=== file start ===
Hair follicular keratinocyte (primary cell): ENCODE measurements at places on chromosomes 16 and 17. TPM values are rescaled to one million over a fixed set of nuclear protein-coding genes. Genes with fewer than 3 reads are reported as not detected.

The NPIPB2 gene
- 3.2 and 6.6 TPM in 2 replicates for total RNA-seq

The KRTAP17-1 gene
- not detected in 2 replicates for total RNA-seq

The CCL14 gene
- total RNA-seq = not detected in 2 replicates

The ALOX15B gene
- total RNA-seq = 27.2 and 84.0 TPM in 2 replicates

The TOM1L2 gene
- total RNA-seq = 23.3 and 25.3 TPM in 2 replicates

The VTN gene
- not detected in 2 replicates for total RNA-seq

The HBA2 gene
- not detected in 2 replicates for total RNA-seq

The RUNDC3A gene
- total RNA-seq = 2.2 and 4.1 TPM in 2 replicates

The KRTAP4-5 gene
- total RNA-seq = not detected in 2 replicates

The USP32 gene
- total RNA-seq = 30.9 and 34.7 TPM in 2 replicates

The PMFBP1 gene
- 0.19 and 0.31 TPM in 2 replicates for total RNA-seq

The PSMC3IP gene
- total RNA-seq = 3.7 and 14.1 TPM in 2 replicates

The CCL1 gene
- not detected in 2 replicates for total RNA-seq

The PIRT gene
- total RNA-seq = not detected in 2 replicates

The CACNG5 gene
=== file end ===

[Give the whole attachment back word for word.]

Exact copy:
Hair follicular keratinocyte (primary cell): ENCODE measurements at places on chromosomes 16 and 17. TPM values are rescaled to one million over a fixed set of nuclear protein-coding genes. Genes with fewer than 3 reads are reported as not detected.

The NPIPB2 gene
- 3.2 and 6.6 TPM in 2 replicates for total RNA-seq

The KRTAP17-1 gene
- not detected in 2 replicates for total RNA-seq

The CCL14 gene
- total RNA-seq = not detected in 2 replicates

The ALOX15B gene
- total RNA-seq = 27.2 and 84.0 TPM in 2 replicates

The TOM1L2 gene
- total RNA-seq = 23.3 and 25.3 TPM in 2 replicates

The VTN gene
- not detected in 2 replicates for total RNA-seq

The HBA2 gene
- not detected in 2 replicates for total RNA-seq

The RUNDC3A gene
- total RNA-seq = 2.2 and 4.1 TPM in 2 replicates

The KRTAP4-5 gene
- total RNA-seq = not detected in 2 replicates

The USP32 gene
- total RNA-seq = 30.9 and 34.7 TPM in 2 replicates

The PMFBP1 gene
- 0.19 and 0.31 TPM in 2 replicates for total RNA-seq

The PSMC3IP gene
- total RNA-seq = 3.7 and 14.1 TPM in 2 replicates

The CCL1 gene
- not detected in 2 replicates for total RNA-seq

The PIRT gene
- total RNA-seq = not detected in 2 replicates

The CACNG5 gene